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Celtic shields

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Like many other ancient warriors, the Celts used shields as the main element of defense. It was used by both spearmen and swordsmen. Celtic shields were of various types, both in shape and size, and in the way they were made.

They were made from a set of wooden planks or from bronze. They had a metal umbon of various shapes (and sometimes several). The grip was typical for the ancient time-fist. And for reliability, the shields were edged with metal at the edges.

Diagram of the structure of the Celtic shield
Scheme of laying boards in boards

Archaeological finds

There are a huge number of finds on Celtic shields - both archaeological finds of the shields themselves, and pictorial sources on bas-reliefs, vases, and figurines. Interestingly, they are authored not only by the Celts themselves, but also by their opponents.

Three Laten copies, which, unfortunately, have now fallen to pieces, were made of oak. Their thickness in the center was about 1.2 cm and slightly thinned to the edges. Two of them have an Italian-style vertical rib. On the third page, it was not saved. The umbon is convex — so that the hand can hold the handle freely. The latter was made from a separate piece of wood, usually reinforced with an iron strip, and nailed to the shield from the inside. A rectangular iron plate was nailed across the bulge to provide additional protection for the hand.

Shields of this type were also found in Denmark and Ireland. They were covered with hide, and we have no reason to doubt that the Lathen shields were also covered with hide, or perhaps felt — the bare wood would have cracked from the chopping blows. Similar, unadorned wooden shields are found in ship burials in Norway. This makes you wonder if they were made specifically for funerals and other ceremonies, as they did in archaic Greece and Italy. In any case, obviously, an uncoated wooden shield would be useless in battle. Those Celtic shields depicted in the victory frieze from Pergamum appear to have a skin-tight design. It could be on both sides and doubled on the edge in order to strengthen it. The specimen from Clonure Townland, Tipperary, Ireland, has a shield edge made entirely of leather and stitched through the shield. They also found a metal edge. A Latene-type shield with a hide coating could weigh about 6-7 kg (wood about 4 kg, hide about 2 kg, and metal umbon about 250 g). The ancients undoubtedly knew that oak can be strengthened by firing, and, of course, subjected shields to heat treatment.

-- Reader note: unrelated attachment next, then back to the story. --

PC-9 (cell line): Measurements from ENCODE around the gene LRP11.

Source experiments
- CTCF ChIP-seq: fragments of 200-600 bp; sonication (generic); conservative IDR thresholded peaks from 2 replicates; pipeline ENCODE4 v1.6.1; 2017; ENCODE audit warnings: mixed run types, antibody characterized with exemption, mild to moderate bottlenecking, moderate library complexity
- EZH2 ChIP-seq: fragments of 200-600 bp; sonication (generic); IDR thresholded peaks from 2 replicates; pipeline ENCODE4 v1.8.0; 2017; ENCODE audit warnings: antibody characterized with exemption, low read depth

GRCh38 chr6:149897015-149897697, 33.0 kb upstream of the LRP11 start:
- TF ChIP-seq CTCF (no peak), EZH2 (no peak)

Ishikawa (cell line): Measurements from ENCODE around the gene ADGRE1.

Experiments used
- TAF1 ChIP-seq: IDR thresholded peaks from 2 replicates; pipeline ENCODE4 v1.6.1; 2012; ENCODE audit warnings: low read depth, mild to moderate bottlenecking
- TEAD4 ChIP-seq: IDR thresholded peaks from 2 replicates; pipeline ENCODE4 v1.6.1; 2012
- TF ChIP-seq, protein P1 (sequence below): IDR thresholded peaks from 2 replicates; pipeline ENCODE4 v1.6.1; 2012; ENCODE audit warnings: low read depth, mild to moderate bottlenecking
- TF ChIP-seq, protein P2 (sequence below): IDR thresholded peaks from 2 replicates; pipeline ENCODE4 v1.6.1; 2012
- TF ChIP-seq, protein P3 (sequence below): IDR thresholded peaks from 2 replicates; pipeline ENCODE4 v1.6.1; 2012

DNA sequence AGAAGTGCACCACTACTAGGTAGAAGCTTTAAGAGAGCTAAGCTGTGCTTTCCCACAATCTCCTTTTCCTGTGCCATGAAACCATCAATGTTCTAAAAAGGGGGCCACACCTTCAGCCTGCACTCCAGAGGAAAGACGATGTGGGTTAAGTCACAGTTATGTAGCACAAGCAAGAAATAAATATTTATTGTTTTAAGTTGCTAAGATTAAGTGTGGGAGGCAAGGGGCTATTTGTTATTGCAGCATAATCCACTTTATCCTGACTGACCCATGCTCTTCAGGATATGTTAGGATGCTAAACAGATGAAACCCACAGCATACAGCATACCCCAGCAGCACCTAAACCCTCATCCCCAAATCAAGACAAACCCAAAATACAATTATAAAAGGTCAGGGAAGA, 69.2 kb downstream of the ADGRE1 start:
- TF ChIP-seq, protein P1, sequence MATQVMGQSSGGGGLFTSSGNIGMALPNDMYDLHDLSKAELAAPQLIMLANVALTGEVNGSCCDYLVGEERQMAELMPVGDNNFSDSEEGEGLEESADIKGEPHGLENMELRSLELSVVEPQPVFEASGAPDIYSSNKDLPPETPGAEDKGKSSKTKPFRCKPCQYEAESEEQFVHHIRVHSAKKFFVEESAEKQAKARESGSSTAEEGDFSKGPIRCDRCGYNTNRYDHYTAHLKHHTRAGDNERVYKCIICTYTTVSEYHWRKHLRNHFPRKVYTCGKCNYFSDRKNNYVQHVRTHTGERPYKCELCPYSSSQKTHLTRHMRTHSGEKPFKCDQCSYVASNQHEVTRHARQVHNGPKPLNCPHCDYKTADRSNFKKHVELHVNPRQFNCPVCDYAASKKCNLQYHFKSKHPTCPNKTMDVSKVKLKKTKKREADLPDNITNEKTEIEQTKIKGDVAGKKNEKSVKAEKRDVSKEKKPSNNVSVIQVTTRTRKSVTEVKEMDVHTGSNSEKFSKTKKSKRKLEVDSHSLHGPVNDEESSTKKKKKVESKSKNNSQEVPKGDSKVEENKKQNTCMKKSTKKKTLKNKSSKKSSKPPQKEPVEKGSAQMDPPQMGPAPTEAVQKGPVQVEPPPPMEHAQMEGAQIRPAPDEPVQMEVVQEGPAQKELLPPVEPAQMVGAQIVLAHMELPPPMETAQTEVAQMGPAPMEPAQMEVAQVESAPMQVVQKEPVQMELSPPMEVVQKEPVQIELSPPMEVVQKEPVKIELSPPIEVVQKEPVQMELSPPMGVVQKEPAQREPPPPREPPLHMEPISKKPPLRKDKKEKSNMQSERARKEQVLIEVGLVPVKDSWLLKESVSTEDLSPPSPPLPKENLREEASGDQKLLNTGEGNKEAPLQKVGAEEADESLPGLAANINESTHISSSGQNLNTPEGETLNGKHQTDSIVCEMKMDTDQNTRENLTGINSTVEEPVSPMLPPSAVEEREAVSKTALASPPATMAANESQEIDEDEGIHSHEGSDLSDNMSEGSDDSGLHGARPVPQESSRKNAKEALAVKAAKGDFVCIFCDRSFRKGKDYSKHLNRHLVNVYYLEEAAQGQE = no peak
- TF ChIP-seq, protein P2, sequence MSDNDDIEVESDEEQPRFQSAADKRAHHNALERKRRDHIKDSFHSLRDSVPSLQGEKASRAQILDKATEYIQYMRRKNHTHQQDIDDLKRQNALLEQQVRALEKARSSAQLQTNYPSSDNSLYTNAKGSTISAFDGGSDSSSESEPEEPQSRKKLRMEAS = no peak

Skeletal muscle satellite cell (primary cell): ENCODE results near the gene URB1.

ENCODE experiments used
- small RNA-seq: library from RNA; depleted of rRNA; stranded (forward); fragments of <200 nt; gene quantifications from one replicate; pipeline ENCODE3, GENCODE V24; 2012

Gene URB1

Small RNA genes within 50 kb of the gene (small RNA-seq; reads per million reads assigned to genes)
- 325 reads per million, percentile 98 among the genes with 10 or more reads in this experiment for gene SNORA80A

1, 2 — one of the wooden shields recovered from the lake at La Teng. Neuchatel Museum, Switzerland. 1 — the outer part of the oak shield, which shows a vertical rib and an umbon in the form of an iron strip. 3rd century BC

The origin of this type of shield remains obscure. The similarity between the Roman scutum and the Celtic shield is so great that they must have had common roots. The first Celtic shield appears in a drawing from the scabbard of the Hallstatt period, around 400 BC, while the scutum becomes known 300 years earlier. The only possible conclusion in this case is that the Celts adopted the Italian form of the shield when they invaded Italy in the fifth century BC. e. Then they began to use it on the other side of the Alps. In addition, the Hallstatt scabbard may have come from the Celts of northern Italy. It is impossible to agree with the statement that the Celts were not familiar with the shield at all before coming to Italy, since Celtic tactics require its presence.

From the series of umbons shown above, you can trace their evolution from simple stripes of the third century BC to the carefully designed umbons - "butterflies" of the first century AD, found in Britain. Although all but one of them were found in continental Europe, there are almost always corresponding British specimens.

Most of the Celtic shields were oval in shape, although images and archaeological finds show rectangular, hexagonal or round specimens. The same images indicate that the shields were decorated with various symbols, animal drawings or geometric ornaments. Diodorus claims that these ornaments were bronze, but most likely they were simply painted with paint. It is possible that the historian was referring to elaborate bronze shields of the type found in Britain, but they were clearly used only for ceremonies, not for battle.

Related topics

The Celts, Shild, Scutum



Votive bronze shield. The British Museum. 350-50 BC
Votive bronze shield. The British Museum. 350-50 BC
Votive bronze shield. Found in the Thames near Battersea Bridge, London. The British Museum. 350-50 BC
Celtic shield. Neuchâtel, Switzerland. 7th-2nd century BC
Celtic bronze shield. Found in Britain. The British Museum. 4th-3rd century BC
Votive bronze shield. The British Museum. 350-50 BC
Celtic wooden shield. 120-50 BC
Shields from Hjertspring. Historical Museum, Copenhagen. 4th-3rd century BC